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Broadband Roundup

Montana Democrats Push for Rural Broadband, Hints for Big Tech under Biden, Parler CEO Fired



Photo of John Matze in Washington in June 2019 by Samira Bouaou of the Epoch Times

February 8, 2021—Montana state Democrats have announced a legislative package that aims to fill the rural broadband gap.

State Rep. Katie Sullivan has introduced LC 2670, a bill that would see the creation of either a broadband manager or an advisory board under the state’s executive.  The goal of this body would be to create a roadmap for future legislation designed to improve broadband infrastructure in Montana.

In addition to outlining plans for the future, Democrats are also trying to determine how best to secure investment in developing broadband infrastructure.

Rep. Tyson Running Wolf has put forward LC 1548, a bill that would seek to establish new lines of credit that could be used to fund various endeavors aimed at enabling broadband expansion. These lines of credit would be overseen by the broadband manager or advisory board Representative Sullivan aims to create.

Additionally, Rep. Derek Harvey has proposed a “dig once” initiative known as LC2940. Like other “dig once” policies from around the country, LC 2940 would require the Montana Department of Transportation to communicate with telecom providers to coordinate road construction and fiber laying activities to minimize cost.

An additional bill in this package is Representative Kelly Kortum’s LC 1539. This legislation would incentivize the production of new tech jobs by allowing communities to purchase broadband infrastructure. In addition to incentivizing tech jobs, this effort would also promote remote work, the bill says.

Adam Kovacevich offers thoughts for a new era of tech

There is no denying that the beginning of the Biden Administration signals the dawn of a new era for the tech industry.

The past four years represented a departure from the Obama Administration’s rose-tinted approach to tech policy, and now it is President Joe Biden’s chance to set the tone for how his administration will approach the issues facing the sector.

In his piece for ProtocolAdam Kovacevich outlined his recommendations for big tech and the course itcan chart alongside the administration. Kovacevich’s first recommendation to big tech was to seek out opportunities to help the Biden Administration accomplish its biggest goals, namely “beating the coronavirus, aggressive action against climate change, [and] tackling racial and income inequality.”

Kovacevich pointed to Amazon’s offer to aid in the distribution of vaccines as a prime example of the actions that this sector can be taking to aid the administration.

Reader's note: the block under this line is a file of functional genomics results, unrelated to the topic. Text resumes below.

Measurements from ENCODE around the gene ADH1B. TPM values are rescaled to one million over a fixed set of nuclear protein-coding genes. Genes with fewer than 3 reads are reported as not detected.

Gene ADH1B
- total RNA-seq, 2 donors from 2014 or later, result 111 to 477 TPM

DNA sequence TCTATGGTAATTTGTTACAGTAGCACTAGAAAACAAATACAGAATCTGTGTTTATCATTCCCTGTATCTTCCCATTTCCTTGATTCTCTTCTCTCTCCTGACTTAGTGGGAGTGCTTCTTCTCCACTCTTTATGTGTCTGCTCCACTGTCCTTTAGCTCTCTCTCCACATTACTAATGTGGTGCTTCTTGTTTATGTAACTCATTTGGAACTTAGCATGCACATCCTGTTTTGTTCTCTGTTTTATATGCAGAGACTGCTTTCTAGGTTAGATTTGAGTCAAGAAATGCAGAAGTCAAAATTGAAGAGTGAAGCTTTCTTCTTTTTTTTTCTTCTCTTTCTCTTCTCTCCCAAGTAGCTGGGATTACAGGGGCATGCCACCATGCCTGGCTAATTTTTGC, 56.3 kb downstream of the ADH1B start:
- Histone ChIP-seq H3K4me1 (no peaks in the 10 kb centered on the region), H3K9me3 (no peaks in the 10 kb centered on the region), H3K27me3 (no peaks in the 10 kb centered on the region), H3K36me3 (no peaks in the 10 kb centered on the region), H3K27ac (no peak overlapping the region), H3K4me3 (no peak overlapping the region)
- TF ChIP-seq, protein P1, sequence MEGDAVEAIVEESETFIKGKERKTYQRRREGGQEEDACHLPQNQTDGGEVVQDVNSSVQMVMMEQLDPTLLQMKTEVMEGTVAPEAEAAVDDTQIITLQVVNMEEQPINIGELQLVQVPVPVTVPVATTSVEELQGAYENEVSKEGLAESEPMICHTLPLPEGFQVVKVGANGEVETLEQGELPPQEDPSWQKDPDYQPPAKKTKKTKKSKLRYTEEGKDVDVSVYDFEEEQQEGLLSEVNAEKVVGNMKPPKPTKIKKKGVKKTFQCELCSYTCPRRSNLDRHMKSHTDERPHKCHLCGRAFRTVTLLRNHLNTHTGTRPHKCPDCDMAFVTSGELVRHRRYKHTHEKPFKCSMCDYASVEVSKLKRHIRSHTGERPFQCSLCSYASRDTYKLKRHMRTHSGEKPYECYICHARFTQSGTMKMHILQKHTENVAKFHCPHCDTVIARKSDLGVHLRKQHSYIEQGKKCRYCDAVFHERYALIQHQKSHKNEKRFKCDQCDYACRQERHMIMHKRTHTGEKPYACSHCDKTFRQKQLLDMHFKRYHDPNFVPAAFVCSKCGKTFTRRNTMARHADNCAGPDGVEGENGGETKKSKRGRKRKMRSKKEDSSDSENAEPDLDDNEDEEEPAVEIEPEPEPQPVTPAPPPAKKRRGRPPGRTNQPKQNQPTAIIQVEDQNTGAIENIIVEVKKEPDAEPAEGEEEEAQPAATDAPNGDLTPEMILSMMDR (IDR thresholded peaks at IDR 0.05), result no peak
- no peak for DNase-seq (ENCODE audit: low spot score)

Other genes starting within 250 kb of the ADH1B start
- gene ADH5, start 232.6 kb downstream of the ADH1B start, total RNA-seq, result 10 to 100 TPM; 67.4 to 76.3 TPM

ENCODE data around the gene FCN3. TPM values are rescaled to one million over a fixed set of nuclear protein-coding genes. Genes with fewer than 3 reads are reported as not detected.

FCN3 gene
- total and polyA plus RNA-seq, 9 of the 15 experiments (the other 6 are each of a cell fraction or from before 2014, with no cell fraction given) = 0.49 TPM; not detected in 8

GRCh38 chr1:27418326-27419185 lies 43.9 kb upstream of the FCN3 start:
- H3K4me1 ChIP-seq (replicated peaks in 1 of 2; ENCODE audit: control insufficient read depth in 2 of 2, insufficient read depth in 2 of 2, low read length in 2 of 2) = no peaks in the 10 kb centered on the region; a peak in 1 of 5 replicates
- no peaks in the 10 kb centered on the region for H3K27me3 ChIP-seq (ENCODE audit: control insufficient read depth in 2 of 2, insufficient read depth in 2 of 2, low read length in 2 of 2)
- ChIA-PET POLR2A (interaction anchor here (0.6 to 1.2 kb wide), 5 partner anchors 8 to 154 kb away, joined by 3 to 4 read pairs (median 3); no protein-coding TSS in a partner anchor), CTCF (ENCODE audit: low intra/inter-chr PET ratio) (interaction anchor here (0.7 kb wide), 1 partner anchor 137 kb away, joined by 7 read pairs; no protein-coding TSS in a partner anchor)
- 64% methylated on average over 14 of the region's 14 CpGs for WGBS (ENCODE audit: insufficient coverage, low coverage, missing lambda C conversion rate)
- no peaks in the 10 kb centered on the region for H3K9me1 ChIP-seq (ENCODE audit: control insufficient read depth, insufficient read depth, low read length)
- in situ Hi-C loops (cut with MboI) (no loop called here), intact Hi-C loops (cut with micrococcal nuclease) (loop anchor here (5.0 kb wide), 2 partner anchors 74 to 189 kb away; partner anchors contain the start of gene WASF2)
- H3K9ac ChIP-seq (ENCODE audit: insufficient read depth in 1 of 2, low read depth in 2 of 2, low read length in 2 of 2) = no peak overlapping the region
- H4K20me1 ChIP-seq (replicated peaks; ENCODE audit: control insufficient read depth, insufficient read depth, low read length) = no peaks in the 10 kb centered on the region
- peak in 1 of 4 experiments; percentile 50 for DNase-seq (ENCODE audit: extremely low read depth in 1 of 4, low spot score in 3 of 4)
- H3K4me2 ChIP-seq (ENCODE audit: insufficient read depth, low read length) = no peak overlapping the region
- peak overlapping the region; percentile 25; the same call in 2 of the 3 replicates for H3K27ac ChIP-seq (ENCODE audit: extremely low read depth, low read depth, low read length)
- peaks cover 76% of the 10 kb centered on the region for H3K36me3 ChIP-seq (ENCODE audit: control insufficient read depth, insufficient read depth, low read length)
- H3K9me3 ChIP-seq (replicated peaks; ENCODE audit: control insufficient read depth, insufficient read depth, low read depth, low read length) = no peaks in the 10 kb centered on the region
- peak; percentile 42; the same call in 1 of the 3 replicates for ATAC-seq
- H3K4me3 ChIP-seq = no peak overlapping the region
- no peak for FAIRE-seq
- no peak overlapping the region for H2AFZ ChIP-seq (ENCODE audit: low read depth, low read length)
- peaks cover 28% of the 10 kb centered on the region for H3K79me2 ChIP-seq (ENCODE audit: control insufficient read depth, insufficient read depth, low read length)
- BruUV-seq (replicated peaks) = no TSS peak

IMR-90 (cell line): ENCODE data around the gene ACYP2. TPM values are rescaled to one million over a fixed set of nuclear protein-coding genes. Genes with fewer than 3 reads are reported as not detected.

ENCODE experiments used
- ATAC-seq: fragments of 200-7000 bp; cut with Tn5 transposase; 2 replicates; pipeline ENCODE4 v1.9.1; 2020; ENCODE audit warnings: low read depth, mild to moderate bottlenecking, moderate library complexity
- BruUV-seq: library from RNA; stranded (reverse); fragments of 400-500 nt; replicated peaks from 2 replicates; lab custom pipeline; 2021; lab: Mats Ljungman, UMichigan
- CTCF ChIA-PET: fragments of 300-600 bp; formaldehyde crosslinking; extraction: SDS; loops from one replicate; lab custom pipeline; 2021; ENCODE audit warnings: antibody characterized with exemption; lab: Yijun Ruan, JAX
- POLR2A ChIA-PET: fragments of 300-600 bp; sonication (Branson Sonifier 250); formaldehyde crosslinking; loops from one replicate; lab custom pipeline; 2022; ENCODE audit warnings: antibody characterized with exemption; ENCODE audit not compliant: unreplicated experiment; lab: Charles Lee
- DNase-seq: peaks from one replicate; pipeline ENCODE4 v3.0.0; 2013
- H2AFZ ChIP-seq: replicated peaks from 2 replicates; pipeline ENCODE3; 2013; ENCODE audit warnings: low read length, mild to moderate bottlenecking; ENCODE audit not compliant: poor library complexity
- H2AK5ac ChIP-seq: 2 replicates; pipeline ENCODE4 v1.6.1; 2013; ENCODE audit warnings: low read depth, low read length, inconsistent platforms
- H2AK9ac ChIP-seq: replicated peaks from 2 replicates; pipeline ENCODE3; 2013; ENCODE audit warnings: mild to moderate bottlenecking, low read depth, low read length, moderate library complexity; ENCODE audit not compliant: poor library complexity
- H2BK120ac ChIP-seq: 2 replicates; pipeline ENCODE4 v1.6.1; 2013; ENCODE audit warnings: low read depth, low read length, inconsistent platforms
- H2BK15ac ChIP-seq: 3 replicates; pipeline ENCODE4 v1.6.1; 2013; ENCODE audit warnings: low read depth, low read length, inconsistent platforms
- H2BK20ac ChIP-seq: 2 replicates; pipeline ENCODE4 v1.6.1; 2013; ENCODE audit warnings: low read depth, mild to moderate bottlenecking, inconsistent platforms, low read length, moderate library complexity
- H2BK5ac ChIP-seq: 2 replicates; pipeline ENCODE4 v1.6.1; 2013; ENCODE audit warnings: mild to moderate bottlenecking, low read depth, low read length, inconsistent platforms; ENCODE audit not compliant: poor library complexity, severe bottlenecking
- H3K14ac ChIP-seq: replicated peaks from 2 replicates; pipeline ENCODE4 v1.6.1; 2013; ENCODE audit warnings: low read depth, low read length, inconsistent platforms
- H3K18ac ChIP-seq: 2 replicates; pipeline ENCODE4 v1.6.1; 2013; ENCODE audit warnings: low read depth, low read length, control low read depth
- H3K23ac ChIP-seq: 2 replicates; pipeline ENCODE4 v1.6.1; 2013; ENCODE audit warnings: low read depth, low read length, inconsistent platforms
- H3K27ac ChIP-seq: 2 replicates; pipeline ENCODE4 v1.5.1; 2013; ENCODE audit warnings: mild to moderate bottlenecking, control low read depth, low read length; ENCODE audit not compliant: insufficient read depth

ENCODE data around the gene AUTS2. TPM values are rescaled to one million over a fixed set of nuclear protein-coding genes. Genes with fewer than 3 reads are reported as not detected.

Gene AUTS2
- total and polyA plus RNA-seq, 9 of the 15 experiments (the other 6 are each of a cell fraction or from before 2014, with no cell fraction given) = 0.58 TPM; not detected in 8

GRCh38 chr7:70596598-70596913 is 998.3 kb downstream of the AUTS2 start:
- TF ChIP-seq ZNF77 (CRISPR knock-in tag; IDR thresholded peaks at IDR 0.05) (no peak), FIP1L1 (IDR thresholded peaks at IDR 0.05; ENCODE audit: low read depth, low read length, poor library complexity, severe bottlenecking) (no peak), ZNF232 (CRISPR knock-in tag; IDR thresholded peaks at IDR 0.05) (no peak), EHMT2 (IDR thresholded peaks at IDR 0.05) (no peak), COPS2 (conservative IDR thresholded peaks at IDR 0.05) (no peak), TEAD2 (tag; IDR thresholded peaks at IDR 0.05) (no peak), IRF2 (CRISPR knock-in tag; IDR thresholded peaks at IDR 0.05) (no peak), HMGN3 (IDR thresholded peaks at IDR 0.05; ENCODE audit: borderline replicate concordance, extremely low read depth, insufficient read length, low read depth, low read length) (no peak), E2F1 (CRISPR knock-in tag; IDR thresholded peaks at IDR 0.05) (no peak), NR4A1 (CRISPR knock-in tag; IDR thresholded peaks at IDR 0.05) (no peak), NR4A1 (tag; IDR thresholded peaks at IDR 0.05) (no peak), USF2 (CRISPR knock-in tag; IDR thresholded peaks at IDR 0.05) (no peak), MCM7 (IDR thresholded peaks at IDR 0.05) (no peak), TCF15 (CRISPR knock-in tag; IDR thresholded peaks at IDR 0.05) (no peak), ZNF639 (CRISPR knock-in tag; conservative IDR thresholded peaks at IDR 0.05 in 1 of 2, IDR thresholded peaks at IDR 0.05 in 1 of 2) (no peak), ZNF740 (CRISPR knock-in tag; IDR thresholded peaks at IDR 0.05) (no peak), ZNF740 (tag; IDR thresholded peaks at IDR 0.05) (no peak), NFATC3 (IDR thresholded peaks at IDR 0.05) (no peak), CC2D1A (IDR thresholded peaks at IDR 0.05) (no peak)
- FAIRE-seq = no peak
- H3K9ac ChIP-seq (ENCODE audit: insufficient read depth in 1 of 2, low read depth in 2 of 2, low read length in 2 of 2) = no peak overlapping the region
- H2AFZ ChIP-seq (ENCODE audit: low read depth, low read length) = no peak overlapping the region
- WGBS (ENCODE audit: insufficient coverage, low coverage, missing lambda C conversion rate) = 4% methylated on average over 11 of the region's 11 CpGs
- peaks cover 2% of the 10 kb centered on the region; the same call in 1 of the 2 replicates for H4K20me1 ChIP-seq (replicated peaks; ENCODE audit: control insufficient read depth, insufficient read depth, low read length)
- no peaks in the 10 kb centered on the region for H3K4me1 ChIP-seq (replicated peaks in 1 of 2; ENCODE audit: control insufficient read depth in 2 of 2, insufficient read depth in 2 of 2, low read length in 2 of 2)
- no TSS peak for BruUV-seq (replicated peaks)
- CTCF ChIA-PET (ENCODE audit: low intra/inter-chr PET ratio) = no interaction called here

Kovacevich also recommended that if tech companies want to accomplish their goals, they need to hitch their wagon to progressive causes. During this administration, tech companies will need to be able to demonstrate that their goals (whether they are producing autonomous vehicles, investing in telemedicine, or expanding broadband coverage) can accomplish Biden’s stated goals, such as reducing inequality and emissions, increasing wages, and improving American infrastructure. Kovacevich points to these policy areas as crucial examples of opportunities that tech companies need to capitalize on.

As the new administration begins to settle in, Kovacevich also advised tech companies to begin to “wave the U.S. flag” and recommit to promoting U.S. interests and leadership on the world stage. He also sought to remind the tech industry that “Democrats like policymaking,” and that they need to be active at the policy-making table if they want to have input on issues such as consumer privacy and addressing the future of Section 230.

Kovacevich’s final piece of advice to the tech industry was to seek out “voluntary wins,” or actions taken by the sector to police themselves so that the federal government does not have to step in and do it.

One such example of the tech industry already engaging in this behavior is Apple dropping Parler, a platform that housed conspiracy theorists, from the Appstore—a move that has been lauded by progressives as taking a stand against extremism.

Parler CEO and founder John Matze out

Parler’s CEO and founder John Matze was fired by the website’s board. This came as the latest twist in the controversial platform’s short history, as it was dropped by Amazon in January following the January 6 attack on the U.S. Capitol, in addition to providing a safe space for extremism and hateful speech.

In an interview with National Public Radio’s Morning Edition, Matze stated that he “did not participate in this decision,” and that he believes that his firing came because of a disagreement he had with conservative donor and board member, Rebekah Mercer.

Matze claimed that his vision for Parler would require the website to crack down on domestic terror groups, those who call for or attempt to incite violence, and even those who disseminate QAnon conspiracies.

Matze stated that he felt as though the Capital riot was a clear indication that Parler had to take a more active role in moderating the content shared on the platform and that things would only get worse if the website failed to act.

Matze’s firing comes at a crucial time as various entities in the tech sector are attempting to navigate how they will work with or against President Biden’s goals during his administration.

Reporter Ben Kahn is a graduate of University of Baltimore and the National Journalism Center. His work has appeared in Washington Jewish Week and The Center Square, among other publications. He he covered almost every beat at Broadband Breakfast.